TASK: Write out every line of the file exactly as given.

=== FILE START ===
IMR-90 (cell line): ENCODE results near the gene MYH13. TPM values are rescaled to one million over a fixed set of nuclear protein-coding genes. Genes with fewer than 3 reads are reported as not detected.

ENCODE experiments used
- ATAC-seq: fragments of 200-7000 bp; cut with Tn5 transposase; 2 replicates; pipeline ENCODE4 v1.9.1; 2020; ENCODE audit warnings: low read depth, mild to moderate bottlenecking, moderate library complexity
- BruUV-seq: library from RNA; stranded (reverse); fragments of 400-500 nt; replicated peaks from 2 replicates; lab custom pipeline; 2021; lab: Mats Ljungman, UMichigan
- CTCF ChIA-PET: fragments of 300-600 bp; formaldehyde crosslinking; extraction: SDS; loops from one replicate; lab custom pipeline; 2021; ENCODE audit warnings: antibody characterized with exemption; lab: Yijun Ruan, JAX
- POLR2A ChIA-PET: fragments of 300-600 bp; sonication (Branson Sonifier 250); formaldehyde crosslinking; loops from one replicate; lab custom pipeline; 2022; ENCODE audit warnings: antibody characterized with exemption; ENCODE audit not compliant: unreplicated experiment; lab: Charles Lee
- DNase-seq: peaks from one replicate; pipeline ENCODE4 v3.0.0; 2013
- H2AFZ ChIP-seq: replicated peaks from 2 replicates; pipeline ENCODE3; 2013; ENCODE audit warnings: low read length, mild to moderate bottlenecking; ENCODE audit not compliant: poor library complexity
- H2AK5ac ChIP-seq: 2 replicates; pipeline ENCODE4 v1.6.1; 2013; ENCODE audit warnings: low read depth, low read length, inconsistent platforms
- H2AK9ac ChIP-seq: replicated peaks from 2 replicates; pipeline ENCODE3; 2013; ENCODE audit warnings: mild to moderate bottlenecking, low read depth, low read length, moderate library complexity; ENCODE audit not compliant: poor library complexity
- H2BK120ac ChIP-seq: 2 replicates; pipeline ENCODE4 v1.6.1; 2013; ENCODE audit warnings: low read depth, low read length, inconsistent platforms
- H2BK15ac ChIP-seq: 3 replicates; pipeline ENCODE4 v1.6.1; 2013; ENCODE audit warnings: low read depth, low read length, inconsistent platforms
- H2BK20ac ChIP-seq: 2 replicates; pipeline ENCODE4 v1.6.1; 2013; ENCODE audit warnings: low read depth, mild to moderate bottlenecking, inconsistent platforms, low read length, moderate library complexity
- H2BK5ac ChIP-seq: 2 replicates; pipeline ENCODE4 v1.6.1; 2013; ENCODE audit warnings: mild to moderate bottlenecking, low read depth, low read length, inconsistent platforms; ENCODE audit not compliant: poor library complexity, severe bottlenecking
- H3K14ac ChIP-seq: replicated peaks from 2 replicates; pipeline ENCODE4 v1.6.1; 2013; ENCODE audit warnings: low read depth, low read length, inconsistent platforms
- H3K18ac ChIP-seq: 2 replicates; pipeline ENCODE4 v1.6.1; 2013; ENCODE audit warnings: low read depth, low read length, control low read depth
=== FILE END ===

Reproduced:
IMR-90 (cell line): ENCODE results near the gene MYH13. TPM values are rescaled to one million over a fixed set of nuclear protein-coding genes. Genes with fewer than 3 reads are reported as not detected.

ENCODE experiments used
- ATAC-seq: fragments of 200-7000 bp; cut with Tn5 transposase; 2 replicates; pipeline ENCODE4 v1.9.1; 2020; ENCODE audit warnings: low read depth, mild to moderate bottlenecking, moderate library complexity
- BruUV-seq: library from RNA; stranded (reverse); fragments of 400-500 nt; replicated peaks from 2 replicates; lab custom pipeline; 2021; lab: Mats Ljungman, UMichigan
- CTCF ChIA-PET: fragments of 300-600 bp; formaldehyde crosslinking; extraction: SDS; loops from one replicate; lab custom pipeline; 2021; ENCODE audit warnings: antibody characterized with exemption; lab: Yijun Ruan, JAX
- POLR2A ChIA-PET: fragments of 300-600 bp; sonication (Branson Sonifier 250); formaldehyde crosslinking; loops from one replicate; lab custom pipeline; 2022; ENCODE audit warnings: antibody characterized with exemption; ENCODE audit not compliant: unreplicated experiment; lab: Charles Lee
- DNase-seq: peaks from one replicate; pipeline ENCODE4 v3.0.0; 2013
- H2AFZ ChIP-seq: replicated peaks from 2 replicates; pipeline ENCODE3; 2013; ENCODE audit warnings: low read length, mild to moderate bottlenecking; ENCODE audit not compliant: poor library complexity
- H2AK5ac ChIP-seq: 2 replicates; pipeline ENCODE4 v1.6.1; 2013; ENCODE audit warnings: low read depth, low read length, inconsistent platforms
- H2AK9ac ChIP-seq: replicated peaks from 2 replicates; pipeline ENCODE3; 2013; ENCODE audit warnings: mild to moderate bottlenecking, low read depth, low read length, moderate library complexity; ENCODE audit not compliant: poor library complexity
- H2BK120ac ChIP-seq: 2 replicates; pipeline ENCODE4 v1.6.1; 2013; ENCODE audit warnings: low read depth, low read length, inconsistent platforms
- H2BK15ac ChIP-seq: 3 replicates; pipeline ENCODE4 v1.6.1; 2013; ENCODE audit warnings: low read depth, low read length, inconsistent platforms
- H2BK20ac ChIP-seq: 2 replicates; pipeline ENCODE4 v1.6.1; 2013; ENCODE audit warnings: low read depth, mild to moderate bottlenecking, inconsistent platforms, low read length, moderate library complexity
- H2BK5ac ChIP-seq: 2 replicates; pipeline ENCODE4 v1.6.1; 2013; ENCODE audit warnings: mild to moderate bottlenecking, low read depth, low read length, inconsistent platforms; ENCODE audit not compliant: poor library complexity, severe bottlenecking
- H3K14ac ChIP-seq: replicated peaks from 2 replicates; pipeline ENCODE4 v1.6.1; 2013; ENCODE audit warnings: low read depth, low read length, inconsistent platforms
- H3K18ac ChIP-seq: 2 replicates; pipeline ENCODE4 v1.6.1; 2013; ENCODE audit warnings: low read depth, low read length, control low read depth